Birthright Armenia. Those two words represent a program that is beyond description.
Last summer, I had the amazing opportunity of experiencing Armenia in its entirety -- not as a tourist, but as an Armenian, returning to her roots on a journey of self-discovery and enlightenment.
Birthright Armenia helped make my dream into a reality -- to return to Armenia with a purpose. I wanted to immerse myself into the Armenian life and build connections with young Armenians who share the same love, faith and vision for the country.
Birthright Armenia is a program that empowers young diasporans, ages 20-32, to travel to Armenia as interns and volunteers in their desired fields. Not only does Birthright Armenia connect the participants to internships, but it also provides opportunities to gain unique insight into Armenia through forums, socials, community service projects, language lessons, and excursions.
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From meeting with Minister of Defense Seyran Ohanyan, to visiting the 21st century Ayb School, to cleaning up a park in Hrazdan and driving a tractor with a wagon full of Birthrighters through a village in Karabakh, Birthright Armenia truly made my summer an adventure full of bright memories and new lessons.
An incredibly special part of my experience was meeting and connecting with volunteers from all over the world, ranging from Germany, Egypt, Argentina and more. We danced together, sang together and learned together.
I encountered both Armenians and non-Armenians with fascinating stories and backgrounds, each unique, yet sharing the same passion for making a difference in Armenia. My journey with Birthright Armenia gifted me with long-lasting friendships that I will forever cherish.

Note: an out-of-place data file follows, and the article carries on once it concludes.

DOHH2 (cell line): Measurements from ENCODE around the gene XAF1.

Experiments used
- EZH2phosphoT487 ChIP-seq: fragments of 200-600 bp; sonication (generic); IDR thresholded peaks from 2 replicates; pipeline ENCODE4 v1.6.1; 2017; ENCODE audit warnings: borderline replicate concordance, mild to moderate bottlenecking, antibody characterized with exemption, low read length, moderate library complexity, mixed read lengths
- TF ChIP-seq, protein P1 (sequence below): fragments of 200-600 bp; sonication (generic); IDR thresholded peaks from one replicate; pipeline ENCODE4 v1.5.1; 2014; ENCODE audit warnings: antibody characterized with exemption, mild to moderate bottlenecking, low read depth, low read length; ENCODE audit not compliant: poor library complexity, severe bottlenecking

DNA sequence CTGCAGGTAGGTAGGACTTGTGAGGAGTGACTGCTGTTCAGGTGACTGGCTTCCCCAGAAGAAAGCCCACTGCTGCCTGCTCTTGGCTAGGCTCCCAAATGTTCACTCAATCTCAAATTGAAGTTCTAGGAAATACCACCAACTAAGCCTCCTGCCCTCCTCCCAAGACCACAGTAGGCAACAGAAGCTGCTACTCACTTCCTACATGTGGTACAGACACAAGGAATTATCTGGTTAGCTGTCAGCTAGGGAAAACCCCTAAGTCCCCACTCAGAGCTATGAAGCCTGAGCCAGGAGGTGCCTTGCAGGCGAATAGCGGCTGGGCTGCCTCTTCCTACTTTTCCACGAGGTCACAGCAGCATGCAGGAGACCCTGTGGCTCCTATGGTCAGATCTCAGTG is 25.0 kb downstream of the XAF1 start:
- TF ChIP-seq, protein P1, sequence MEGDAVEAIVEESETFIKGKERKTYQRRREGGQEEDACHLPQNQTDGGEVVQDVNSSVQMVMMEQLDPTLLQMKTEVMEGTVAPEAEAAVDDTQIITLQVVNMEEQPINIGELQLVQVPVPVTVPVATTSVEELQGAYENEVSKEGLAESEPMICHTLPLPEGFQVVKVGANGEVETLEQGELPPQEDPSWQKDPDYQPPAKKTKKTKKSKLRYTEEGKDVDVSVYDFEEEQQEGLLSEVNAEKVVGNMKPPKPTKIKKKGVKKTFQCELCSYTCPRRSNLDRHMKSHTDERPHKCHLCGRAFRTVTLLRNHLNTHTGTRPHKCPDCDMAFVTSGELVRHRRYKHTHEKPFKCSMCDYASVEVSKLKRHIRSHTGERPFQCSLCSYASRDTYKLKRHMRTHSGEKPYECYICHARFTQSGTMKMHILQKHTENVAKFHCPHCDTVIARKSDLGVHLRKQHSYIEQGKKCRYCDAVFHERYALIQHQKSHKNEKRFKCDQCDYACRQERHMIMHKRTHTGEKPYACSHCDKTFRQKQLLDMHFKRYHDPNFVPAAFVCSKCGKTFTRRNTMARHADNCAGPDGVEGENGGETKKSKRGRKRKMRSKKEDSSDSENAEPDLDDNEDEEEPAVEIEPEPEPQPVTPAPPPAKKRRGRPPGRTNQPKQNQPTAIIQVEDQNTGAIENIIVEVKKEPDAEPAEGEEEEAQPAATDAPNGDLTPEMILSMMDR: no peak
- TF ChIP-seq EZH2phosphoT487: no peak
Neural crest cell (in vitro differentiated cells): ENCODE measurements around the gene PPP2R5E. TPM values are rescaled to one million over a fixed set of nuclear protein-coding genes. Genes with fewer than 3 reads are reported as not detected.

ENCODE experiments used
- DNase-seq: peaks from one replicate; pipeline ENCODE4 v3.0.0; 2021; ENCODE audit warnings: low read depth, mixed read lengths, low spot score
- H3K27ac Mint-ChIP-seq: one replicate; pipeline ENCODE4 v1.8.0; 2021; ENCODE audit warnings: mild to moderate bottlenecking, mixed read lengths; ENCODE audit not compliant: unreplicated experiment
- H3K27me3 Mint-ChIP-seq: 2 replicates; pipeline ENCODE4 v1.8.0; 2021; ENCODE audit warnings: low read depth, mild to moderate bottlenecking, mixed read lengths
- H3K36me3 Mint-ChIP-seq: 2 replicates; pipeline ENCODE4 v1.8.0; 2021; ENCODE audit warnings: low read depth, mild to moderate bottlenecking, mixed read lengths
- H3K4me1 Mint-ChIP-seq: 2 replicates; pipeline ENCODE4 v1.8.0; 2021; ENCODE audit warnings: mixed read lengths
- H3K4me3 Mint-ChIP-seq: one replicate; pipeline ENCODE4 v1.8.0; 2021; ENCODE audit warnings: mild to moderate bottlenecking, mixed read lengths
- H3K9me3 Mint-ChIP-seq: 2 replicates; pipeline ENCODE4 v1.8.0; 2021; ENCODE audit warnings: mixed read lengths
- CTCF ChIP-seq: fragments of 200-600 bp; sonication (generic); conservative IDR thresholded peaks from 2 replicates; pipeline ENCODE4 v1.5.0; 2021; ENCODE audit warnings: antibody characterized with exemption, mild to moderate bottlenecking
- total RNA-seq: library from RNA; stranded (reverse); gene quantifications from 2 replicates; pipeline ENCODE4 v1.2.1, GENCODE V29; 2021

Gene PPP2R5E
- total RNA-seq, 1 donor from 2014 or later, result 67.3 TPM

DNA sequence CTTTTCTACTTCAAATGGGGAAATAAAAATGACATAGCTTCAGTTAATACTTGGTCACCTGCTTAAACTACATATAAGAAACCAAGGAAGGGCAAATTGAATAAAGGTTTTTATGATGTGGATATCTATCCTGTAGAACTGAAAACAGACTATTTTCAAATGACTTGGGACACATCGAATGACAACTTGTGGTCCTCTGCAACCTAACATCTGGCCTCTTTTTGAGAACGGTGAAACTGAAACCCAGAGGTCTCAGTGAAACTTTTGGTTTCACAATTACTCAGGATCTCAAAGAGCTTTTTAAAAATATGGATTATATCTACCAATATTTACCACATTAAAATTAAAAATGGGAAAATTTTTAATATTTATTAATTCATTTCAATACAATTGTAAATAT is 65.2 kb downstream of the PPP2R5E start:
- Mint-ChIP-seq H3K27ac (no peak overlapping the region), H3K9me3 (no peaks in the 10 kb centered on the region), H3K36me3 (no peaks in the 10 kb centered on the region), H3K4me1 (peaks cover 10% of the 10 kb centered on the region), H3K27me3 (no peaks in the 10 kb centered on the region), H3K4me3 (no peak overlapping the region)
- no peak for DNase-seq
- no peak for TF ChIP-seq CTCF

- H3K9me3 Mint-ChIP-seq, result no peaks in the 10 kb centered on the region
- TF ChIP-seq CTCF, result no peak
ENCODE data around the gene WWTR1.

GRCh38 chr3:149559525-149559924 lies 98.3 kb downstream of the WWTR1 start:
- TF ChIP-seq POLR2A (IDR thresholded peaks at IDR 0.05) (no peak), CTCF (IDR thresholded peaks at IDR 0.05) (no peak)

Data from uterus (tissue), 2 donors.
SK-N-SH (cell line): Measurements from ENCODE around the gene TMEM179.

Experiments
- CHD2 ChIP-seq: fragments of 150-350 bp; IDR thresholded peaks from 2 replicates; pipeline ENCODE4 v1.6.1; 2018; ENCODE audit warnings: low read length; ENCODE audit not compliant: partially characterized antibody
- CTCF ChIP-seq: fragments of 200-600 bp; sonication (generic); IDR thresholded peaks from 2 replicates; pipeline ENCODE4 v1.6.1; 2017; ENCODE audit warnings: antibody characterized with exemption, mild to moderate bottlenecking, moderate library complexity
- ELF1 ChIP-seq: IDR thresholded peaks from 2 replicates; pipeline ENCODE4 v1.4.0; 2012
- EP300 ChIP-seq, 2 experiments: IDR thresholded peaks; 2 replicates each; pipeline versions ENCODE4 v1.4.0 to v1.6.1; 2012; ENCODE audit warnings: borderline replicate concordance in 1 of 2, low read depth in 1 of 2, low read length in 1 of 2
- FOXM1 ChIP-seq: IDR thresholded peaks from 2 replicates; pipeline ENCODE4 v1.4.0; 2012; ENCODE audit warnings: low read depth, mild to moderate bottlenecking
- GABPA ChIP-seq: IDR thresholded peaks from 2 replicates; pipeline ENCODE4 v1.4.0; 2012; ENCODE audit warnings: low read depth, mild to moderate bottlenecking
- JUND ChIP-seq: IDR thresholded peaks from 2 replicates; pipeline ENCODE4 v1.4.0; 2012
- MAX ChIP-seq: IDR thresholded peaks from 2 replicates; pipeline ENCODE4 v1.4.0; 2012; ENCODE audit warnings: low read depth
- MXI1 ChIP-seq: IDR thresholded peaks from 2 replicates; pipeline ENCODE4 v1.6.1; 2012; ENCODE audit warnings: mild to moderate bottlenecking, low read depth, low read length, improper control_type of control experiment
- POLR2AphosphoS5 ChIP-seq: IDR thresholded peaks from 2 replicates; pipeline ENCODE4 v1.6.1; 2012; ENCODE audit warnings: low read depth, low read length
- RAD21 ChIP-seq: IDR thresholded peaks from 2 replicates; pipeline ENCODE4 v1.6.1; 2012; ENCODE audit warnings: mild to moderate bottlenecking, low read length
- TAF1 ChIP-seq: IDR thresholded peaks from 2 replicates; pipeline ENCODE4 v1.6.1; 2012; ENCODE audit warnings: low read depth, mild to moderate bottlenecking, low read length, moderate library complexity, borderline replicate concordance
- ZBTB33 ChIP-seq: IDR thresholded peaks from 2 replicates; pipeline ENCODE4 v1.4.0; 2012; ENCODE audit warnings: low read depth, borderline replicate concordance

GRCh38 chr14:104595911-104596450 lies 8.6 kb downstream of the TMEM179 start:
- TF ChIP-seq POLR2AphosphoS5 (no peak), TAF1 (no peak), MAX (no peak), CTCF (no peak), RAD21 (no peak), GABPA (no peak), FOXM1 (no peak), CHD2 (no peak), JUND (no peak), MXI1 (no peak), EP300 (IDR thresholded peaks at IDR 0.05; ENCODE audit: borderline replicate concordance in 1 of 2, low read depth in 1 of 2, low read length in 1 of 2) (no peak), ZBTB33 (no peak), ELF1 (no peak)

Birthright Armenia also connected me to CivilNet, an organization that provides online advocacy news and journalism in Armenian and English, covering local, regional, and international stories.
As an intern, I was given the opportunity to work on a variety of assignments alongside journalists such as Maria Titizian and Salpi Ghazarian.
Every morning, I awoke with excitement for what awaited me at my job. I strolled down Tumanyan Street towards Northern Avenue, happily aware of the sunlight, of the tall buildings, and active life surrounding me. The assortment of tasks, the spontaneity of each workday and the atmosphere of the office made CivilNet an ideal place that I grew to love dearly.
On my first day, I was sent out to cover a protest at the Afrikyans Home, a historic site that the municipality recently demolished.
On my second day, I translated an Armenian video report about the border-village of Chinari, which regularly experiences Azerbaijani gunfire, and recorded the English voice-over. Afterward, a viewer donated $3,000 to the family featured in the video.
I translated numerous articles and helped with several news stories. Some involved going out of town, for example, to a village in Armavir province for a first-aid class and to the village of Teghut in the province of Lori.
CivilNet welcomed me with open arms and made my internship an eye-opening experience.
My assignments, interactions, and adventures allowed me to uncover the issues in Armenia along with gaining real-life experience in journalism.
Birthright Armenia has much to offer, however, it is how one takes advantage of the opportunities that produces the unforgettable and amazing experiences.
To all my Armenian peers, I encourage you to look into this program. Allow yourself to be inspired, expose yourself to the new and unknown, and trust in your ability to make a difference.
Whether it's for a few weeks or a few months -- do yourself a favor by joining Birthright Armenia. I promise that you will not be disappointed.